Ladakh demands UT status- J & K division only solution

  • By Hari Om
  • 15 December 2009

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On December 8, the  Trans-Himalayan Ladakh region’s premier political organization, Ladakh Union  Territory Front (LUTF), once again reiterated its demand for Union Territory  status for the cold-desert which remains cut off from rest of the world for  several months a year. LUTF organized a massive public rally at the historic  Polo Ground to press its demand.

Reflecting on their  demand, the LUTF leaders said that though they “welcome the ongoing initiative of the Union Government for resolution  of the Kashmir problem”, the people of Ladakh, who have suffered immensely  due to “at least three wars between India  and Pakistan”, will not allow their strategic region to become “a theatre of action with consequent  sufferings for its inhabitants.”

Each one of them  bemoaned what they called the “failure of  the Central and State Governments to engage the LUTF in the ongoing process for  the resolution of Kashmir problem”  and reiterated loudly and unequivocally the “united stand of the people that nothing short of the UT status for  Ladakh will be acceptable as the solution (to) the Kashmir problem.”

LUTF leaders,  including the outfit’s working president Dr Sonam Dawa Lonpo, Chief Executive  Councilor (Ladakh Autonomous Hill Development Council) Tsering Dorje, LUTF  youth president Namgyal, LUTF women president Thinless Angmo, chief advisor  women LUTF Yangchan Cho Cho, Chuchot Block president Hassan Mohammad, senior  vice-president LUTF Saif-ud-Din and patron president and former MP and  son-in-law of Rani Parvati of Ladakh Thupstan Chhewang, in unison demanded the  “Government of India to keep in focus  this popular demand of Ladakh while exploring a solution”, which is “just, equitable and reflective of the  aspirations of all regions of Jammu and Kashmir.”

What the LUTF  leaders said at the Polo Ground is what the people of Jammu province and the  internally-displaced Kashmiri Hindus and other patriotic forces in the state  believe in and have been demanding for decades. Thus, there is a broad  consensus among the people of Jammu and Ladakh and a number of religious and  ethnic minorities in the State, that only that solution would be acceptable to  them that is just and secular and integrates them fully into India. To be more  precise, these categories of people, who constitute more than 78 percent of the  State’s population and inhabit more than 89 percent of its land area, and who  have been suffering from the worst form of discrimination since 1947, are for  an independent dispensation under the Indian Constitution.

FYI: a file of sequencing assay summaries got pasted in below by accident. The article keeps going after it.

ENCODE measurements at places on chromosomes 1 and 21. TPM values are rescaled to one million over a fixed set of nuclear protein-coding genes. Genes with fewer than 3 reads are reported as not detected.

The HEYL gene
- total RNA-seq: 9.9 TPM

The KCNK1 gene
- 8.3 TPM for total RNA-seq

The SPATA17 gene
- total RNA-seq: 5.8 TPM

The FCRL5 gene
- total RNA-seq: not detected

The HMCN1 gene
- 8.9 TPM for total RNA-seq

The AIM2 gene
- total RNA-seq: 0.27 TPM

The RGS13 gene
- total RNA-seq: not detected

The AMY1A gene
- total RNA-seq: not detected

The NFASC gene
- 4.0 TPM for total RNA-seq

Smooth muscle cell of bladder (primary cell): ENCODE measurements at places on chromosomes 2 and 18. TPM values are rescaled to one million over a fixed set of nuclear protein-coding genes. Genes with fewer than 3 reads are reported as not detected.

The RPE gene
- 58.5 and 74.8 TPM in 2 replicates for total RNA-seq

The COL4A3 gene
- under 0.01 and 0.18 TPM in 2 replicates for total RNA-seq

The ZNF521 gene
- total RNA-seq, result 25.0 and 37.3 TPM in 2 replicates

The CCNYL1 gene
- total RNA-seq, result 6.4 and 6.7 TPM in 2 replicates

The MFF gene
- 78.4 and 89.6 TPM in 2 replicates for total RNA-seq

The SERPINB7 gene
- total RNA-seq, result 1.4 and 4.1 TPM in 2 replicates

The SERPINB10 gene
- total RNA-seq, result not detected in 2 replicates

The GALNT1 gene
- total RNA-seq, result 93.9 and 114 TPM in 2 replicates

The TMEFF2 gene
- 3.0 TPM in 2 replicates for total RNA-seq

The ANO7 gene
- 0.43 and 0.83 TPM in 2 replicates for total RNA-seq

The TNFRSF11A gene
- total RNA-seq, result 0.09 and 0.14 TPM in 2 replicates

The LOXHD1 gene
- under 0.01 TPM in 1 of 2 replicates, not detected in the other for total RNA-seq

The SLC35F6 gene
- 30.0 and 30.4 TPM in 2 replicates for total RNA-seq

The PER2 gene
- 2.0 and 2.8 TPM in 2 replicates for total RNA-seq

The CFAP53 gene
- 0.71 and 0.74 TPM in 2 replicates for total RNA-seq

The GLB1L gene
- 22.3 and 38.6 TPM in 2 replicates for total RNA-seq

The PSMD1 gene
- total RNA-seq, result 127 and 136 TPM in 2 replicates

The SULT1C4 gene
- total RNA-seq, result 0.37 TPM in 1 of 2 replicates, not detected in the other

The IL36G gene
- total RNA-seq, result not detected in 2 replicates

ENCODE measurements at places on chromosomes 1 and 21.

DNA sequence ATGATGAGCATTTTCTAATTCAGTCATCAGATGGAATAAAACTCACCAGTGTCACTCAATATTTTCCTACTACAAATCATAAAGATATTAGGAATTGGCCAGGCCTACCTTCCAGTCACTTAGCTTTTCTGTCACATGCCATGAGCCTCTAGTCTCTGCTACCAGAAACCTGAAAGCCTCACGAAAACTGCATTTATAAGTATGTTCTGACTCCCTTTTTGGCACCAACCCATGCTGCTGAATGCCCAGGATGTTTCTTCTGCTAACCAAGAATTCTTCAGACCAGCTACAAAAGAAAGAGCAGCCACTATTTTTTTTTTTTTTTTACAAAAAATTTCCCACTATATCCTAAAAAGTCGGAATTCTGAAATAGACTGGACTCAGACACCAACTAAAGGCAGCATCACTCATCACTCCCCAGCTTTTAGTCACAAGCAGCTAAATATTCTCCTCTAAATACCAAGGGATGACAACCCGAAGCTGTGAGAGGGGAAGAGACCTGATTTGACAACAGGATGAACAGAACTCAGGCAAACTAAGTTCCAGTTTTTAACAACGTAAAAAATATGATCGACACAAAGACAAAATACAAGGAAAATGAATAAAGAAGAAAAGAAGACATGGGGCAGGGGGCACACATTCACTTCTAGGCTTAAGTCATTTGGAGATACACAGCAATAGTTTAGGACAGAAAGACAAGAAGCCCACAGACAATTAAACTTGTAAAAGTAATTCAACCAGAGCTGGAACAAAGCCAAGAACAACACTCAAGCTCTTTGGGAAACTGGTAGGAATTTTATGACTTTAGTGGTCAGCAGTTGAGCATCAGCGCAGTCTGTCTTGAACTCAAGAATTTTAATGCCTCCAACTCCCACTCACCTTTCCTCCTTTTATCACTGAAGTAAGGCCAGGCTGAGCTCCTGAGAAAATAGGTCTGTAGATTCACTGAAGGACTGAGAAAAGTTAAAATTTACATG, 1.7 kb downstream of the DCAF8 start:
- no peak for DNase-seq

Needed: four separate political entities
The fact of the  matter is that these categories of people in the State abhor the idea of New  Delhi linking their fate with the Valley-based Kashmiri leaders whose demands  are patently communal, and whose ultimate agenda is separation of Kashmir from India.  Those who know something about Jammu, Kashmir, and Ladakh, post-1947, will  vouch for this hard reality at once; acknowledge they do not see eye to eye  with the vindictive, discriminatory, unaccommodating and arrogant Kashmiri  Sunni leadership; and recommend division of the State into four separate political entities – one each for the people of Jammu province, people of Ladakh, displaced  Kashmiri Hindus, and Kashmiri Muslims, especially Kashmiri-speaking Sunnis.

(The Shiite Muslims  in Kashmir do not subscribe to the separatist ideology being promoted by  Kashmiri Sunnis. They, like the people of Jammu, Ladakh, and other religious  and ethnic minorities, also constitute a persecuted and discriminated against  social segment. They, unlike the Kashmiri Sunnis, derive their inspiration from  Iran.)    

Objective and  dispassionate Jammu, Kashmir and Ladakh-watchers would vouch for the fact that  it is the Kashmir-based Sunni leaders, both the so-called mainstream and the  separatists, who are squarely responsible for the prevailing discontent in  areas other than the one inhabited by the Kashmiri-speaking Sunnis (read  Kashmir Valley proper, and not Kashmir province as a whole). They would say  that it is the communal approach of the Kashmiri Sunni leadership to the issues  confronting the State that has forced the patriotic forces and grossly  discriminated against and persecuted communities to raise extreme demands and  work for the division of the State.

Commentators with  democratic and secular credentials would also endorse the views of the State’s  suffering communities, saying they have every right to demand a dispensation  that guarantees them all their natural and fundamental rights and protects and  advances their general political, economic and social rights.

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